Swiftsure & Triumph

From the first Ironclad warships to the battle of Tsushima.
Dguts1813
Junior Member
Posts: 12
Joined: Mon Dec 26, 2011 8:43 pm

Swiftsure & Triumph

Postby Dguts1813 » Thu May 24, 2012 10:59 pm

While reading thru some posts on the Dreadnought era the subject of HMS Agincourt came up & the fact that was acquired under odd circumstance and was, in the end, something of a white elephant.
This got me on to the subject of HMS Swiftsure & Triumph, another pair of oddball ships acquired under unusual circumstances. The two ships were being built for Chile as Libertad & Constitution as part of an ongoing Naval Arms Race with Argentina. In 1903 (or maybe '02, not sure off hand) Chile& Argentina Agreed to submit their differences to arbitration by the Pope. As part of the resulting Treaty all ships being built abroad had to be disposed of. The two Chilean Battleships and two Argentine Armored Cruiser were immediately put up for sale. The Japanese tried to buy the Battleships but could not come up with the funds. They ended up buying the two ACr instead which became the Nisshin and Kasuga in Japanese service. The Russians opened negotiation with Chile for the purchase of the Battleships but the British steeped in and bought them to keep them out of Russian hands. Swiftsure & Triumph were massively out of step with British design concepts of the time - i.e. King Edward VII class and inferior in just about every respect to the preceding British designs.

Ed B.

User avatar
RF
Senior Member
Posts: 7490
Joined: Wed Sep 20, 2006 1:15 pm
Location: Wolverhampton, ENGLAND

Re: Swiftsure & Triumph

Postby RF » Fri May 25, 2012 6:18 pm

Interesting then that the Germans showed no interest.
''Give me a Ping and one Ping only'' - Sean Connery.

Dguts1813
Junior Member
Posts: 12
Joined: Mon Dec 26, 2011 8:43 pm

Re: Swiftsure & Triumph

Postby Dguts1813 » Sun Jun 03, 2012 6:48 pm

By 1903-04 these ships were almost as out of step with German design philosophy as they were with current British designs. Its also quite likely that the Brits would have stepped into prevent such a sale just as had with the Russians.

Ed B.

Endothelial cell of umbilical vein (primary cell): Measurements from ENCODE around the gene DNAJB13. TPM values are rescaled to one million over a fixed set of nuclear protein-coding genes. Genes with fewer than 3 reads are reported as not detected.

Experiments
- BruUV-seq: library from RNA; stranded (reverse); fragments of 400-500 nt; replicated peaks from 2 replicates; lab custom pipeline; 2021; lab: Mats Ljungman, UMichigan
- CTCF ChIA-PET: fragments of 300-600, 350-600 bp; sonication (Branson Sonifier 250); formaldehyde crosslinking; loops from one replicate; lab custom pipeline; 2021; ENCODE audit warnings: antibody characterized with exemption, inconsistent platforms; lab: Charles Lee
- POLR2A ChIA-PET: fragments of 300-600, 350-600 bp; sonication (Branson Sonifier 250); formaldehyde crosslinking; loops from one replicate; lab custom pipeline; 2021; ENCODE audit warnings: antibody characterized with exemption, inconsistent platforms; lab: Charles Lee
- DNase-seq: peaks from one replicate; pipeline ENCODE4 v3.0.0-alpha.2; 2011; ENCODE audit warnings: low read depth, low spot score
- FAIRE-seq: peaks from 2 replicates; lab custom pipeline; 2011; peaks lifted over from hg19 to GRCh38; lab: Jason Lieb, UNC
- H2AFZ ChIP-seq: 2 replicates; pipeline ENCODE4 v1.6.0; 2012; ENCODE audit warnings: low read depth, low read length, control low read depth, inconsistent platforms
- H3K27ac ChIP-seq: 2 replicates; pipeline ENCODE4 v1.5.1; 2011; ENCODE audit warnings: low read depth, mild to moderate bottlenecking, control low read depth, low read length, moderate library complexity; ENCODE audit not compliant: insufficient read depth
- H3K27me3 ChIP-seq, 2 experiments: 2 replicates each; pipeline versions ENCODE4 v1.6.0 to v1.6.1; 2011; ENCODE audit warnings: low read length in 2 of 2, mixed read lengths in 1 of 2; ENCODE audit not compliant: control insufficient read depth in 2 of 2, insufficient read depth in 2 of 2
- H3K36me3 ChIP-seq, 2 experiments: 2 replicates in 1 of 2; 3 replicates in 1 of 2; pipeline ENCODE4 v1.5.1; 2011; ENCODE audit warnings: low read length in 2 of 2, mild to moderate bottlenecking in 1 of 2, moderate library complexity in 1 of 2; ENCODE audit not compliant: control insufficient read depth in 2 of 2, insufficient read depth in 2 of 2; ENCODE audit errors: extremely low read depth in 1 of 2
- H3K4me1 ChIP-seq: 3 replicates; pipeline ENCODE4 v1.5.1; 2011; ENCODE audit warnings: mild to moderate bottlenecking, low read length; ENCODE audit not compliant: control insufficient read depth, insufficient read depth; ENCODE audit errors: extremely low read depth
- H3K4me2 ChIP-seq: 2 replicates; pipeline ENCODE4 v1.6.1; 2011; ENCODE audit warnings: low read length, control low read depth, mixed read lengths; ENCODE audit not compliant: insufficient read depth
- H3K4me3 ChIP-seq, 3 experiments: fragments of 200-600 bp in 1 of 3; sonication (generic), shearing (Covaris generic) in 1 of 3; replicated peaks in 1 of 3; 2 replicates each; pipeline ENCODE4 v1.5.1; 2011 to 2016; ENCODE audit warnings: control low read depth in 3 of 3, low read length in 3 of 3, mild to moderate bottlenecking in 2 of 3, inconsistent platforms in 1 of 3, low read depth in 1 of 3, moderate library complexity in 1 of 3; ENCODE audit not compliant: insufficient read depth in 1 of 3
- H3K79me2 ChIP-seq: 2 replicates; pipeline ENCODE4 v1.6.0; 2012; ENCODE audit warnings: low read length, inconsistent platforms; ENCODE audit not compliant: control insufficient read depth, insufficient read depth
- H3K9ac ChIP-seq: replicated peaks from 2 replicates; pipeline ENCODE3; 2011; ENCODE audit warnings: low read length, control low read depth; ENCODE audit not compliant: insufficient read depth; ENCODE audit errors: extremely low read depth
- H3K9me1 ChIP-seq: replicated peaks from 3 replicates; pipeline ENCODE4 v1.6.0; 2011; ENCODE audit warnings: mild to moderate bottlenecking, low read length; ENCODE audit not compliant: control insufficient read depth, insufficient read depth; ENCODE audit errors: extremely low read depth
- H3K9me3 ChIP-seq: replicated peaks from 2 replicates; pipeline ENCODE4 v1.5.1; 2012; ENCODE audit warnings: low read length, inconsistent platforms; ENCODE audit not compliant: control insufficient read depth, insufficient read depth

culverin
Member
Posts: 47
Joined: Sun Dec 30, 2012 1:31 pm
Location: Hampshire. England.

Re: Swiftsure & Triumph

Postby culverin » Wed Jun 05, 2013 10:15 pm

Certainly a right pair of misfits. Wonder what the crews opinions were.

With a further later Chilean acquisition for the RN, the Almirante Latorre in Sept 1914, i have always been mystified why she should be named Canada.
The RN already had a battleship named to honour that Country.
She was the Dominion.
Also odd how the Australia was so named, by them down under. As a newly unified Nation presumably.
The Commonwealth was named to honour them.
And the New Zealand / Zealandia renaming is an issue too, but, hey ho, it was an entire Century ago.
A full broadside. The traditional English salute.
Thanks. Sean.

culverin
Member
Posts: 47
Joined: Sun Dec 30, 2012 1:31 pm
Location: Hampshire. England.

Re: Swiftsure & Triumph

Postby culverin » Sat May 10, 2014 6:47 pm

The acquisition of this pair came at a cost to the British RN.

Funding did not simply come from thin air and would reverberate for a few years, politics dictated reluctantly their incorporation and duly the 4th Minotaur class armoured cruiser Orion and the projected 3rd Lord Nelson class battleship would be sacrificed.

The Lord Nelson issue was one which coincided with the development of the Dreadnought and may consequently be considered irrelevant in view of future developments, but that duo, Lord Nelson and Agamemnon* proved to be an extremely good design in the fullness of time.

Triumph was sunk by U21 off Gaba Tepe during the Dardanelles campaign, Swiftsure became the 1st of the RN's 'pre Dreadnoughts' to pay off on 26 April 1917 when she was duly disarmed and later stripped to act as a blockship in Sept 1918 when the armistice intervened. Scrapped by Stanlee, Dover 1920.

*Agamemnon. This was NOT her original name. King Edward VII had proposed another VERY famous name, but backed down.
Since Trafalgar in 1805 and the British victory over the French / Spanish the RN has almost continuously had a ship named either Nelson, Trafalgar or Agamemnon which was Nelsons favourite ship.
Agamemnon, who was King of the Mycenae, is also the name which carries the battle honour - Trafalgar 1805.
A full broadside. The traditional English salute.
Thanks. Sean.


Return to “The Ironclad & Pre-dreadnought Era (1860-1905)”

Who is online

Users browsing this forum: No registered users and 1 guest